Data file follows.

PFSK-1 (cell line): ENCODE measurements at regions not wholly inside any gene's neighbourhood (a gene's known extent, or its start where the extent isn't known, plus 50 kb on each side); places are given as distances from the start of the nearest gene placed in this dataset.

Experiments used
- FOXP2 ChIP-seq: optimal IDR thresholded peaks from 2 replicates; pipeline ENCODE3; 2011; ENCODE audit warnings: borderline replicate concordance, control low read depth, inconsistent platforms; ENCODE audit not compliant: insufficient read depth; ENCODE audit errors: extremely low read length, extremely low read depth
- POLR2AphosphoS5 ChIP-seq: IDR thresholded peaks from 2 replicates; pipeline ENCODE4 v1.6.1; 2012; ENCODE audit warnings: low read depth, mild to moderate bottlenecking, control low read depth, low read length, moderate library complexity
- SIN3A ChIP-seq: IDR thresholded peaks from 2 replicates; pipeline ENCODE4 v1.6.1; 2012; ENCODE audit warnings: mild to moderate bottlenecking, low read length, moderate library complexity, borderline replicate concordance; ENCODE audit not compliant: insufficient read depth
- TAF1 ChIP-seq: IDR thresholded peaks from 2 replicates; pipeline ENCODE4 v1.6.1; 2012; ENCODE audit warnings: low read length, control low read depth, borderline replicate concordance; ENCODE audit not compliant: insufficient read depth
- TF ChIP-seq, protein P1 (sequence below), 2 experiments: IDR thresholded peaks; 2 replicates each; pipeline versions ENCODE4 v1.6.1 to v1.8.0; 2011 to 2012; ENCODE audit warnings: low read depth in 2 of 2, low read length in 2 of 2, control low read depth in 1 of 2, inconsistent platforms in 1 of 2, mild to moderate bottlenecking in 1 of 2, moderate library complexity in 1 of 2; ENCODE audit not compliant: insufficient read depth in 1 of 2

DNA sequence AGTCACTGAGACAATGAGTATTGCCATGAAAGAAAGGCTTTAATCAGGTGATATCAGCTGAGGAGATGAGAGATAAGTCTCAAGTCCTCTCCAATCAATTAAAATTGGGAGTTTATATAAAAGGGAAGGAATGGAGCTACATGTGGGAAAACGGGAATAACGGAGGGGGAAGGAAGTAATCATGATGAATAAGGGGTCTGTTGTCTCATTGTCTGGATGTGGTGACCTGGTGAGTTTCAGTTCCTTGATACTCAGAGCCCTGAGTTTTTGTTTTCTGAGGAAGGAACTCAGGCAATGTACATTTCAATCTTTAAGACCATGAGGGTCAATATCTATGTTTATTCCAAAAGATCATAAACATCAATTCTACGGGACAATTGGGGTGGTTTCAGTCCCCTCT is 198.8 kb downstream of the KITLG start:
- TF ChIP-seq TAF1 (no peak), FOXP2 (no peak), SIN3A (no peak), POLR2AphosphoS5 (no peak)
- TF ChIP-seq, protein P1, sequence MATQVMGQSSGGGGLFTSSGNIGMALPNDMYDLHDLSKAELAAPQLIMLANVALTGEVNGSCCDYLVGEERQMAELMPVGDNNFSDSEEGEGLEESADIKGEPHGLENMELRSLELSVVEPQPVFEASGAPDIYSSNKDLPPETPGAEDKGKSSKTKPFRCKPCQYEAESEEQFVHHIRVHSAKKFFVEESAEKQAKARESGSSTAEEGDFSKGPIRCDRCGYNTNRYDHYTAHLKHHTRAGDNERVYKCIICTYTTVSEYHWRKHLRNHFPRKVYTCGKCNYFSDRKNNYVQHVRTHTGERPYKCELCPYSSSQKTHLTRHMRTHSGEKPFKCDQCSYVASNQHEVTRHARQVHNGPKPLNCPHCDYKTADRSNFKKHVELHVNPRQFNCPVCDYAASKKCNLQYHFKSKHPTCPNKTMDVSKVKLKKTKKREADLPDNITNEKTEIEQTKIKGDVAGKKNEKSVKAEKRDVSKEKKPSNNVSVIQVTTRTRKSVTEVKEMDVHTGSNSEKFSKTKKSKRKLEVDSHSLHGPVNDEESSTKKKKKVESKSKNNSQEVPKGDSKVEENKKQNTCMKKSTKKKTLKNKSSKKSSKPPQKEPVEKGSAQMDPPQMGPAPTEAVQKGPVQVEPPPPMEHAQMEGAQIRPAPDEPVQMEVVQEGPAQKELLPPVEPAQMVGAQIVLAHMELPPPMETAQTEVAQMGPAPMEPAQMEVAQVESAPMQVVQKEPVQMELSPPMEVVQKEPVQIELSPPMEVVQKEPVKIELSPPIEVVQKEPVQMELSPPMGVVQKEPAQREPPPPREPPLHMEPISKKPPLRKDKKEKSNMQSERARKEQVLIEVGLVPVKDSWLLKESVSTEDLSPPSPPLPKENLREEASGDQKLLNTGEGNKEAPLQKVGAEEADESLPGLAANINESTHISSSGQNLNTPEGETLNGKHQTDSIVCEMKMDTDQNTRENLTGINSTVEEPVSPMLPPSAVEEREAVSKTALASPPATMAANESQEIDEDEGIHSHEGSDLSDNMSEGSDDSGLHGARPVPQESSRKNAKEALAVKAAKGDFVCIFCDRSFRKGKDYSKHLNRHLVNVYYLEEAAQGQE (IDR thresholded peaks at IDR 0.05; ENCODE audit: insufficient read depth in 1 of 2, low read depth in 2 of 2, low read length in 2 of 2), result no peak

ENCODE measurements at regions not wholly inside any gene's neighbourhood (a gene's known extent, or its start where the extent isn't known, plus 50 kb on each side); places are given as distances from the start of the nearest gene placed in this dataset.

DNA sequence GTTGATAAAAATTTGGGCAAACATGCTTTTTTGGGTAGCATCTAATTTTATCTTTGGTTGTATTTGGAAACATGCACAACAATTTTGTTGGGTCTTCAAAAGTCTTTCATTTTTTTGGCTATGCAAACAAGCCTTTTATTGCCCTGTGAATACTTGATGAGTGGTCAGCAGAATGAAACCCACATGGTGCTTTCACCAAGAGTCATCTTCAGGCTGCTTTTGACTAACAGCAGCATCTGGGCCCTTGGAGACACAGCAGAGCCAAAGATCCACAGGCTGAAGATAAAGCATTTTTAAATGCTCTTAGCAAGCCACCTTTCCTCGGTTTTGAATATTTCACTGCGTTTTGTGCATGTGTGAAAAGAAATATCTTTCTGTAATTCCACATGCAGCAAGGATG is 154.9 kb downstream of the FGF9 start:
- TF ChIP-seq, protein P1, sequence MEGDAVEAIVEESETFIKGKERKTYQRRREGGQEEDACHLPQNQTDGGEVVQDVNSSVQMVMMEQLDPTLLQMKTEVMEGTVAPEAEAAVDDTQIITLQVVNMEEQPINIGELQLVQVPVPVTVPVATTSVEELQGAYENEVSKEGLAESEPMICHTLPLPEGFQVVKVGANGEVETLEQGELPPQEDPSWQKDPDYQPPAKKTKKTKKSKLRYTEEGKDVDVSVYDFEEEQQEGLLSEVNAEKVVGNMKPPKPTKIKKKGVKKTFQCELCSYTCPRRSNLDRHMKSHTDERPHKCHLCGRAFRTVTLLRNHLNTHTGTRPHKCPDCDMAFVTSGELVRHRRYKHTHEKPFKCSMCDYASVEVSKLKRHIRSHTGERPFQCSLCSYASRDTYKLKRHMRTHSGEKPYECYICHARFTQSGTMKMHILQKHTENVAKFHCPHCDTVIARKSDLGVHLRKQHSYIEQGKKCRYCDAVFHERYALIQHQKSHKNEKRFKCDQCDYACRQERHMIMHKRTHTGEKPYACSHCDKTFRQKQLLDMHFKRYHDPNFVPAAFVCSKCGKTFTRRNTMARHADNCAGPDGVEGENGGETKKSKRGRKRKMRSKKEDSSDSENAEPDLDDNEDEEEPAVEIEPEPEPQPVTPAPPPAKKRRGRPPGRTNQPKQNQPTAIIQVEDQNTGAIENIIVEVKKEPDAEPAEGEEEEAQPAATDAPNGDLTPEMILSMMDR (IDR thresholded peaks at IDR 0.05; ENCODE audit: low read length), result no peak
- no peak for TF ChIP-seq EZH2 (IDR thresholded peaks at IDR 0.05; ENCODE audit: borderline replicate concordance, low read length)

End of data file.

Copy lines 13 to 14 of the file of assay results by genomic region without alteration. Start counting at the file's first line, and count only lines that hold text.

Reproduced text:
- TF ChIP-seq, protein P1, sequence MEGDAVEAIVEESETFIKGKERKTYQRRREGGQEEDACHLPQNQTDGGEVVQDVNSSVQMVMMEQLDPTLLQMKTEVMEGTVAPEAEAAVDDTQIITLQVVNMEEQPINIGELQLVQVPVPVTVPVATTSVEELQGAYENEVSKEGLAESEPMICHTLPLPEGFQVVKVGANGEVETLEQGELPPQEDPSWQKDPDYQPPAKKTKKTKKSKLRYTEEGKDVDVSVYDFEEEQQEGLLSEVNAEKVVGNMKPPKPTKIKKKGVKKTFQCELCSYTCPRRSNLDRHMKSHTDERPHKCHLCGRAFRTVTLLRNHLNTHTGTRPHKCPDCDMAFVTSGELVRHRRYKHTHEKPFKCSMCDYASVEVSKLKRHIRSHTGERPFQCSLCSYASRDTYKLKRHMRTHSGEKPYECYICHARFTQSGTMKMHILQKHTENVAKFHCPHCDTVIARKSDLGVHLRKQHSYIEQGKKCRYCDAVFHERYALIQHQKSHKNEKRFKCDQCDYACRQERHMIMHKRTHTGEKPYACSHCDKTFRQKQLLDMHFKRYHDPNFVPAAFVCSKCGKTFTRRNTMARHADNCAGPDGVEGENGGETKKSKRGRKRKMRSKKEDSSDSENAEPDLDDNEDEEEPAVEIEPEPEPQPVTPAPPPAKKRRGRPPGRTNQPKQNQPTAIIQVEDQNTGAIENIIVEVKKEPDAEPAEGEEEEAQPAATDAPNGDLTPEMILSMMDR (IDR thresholded peaks at IDR 0.05; ENCODE audit: low read length), result no peak
- no peak for TF ChIP-seq EZH2 (IDR thresholded peaks at IDR 0.05; ENCODE audit: borderline replicate concordance, low read length)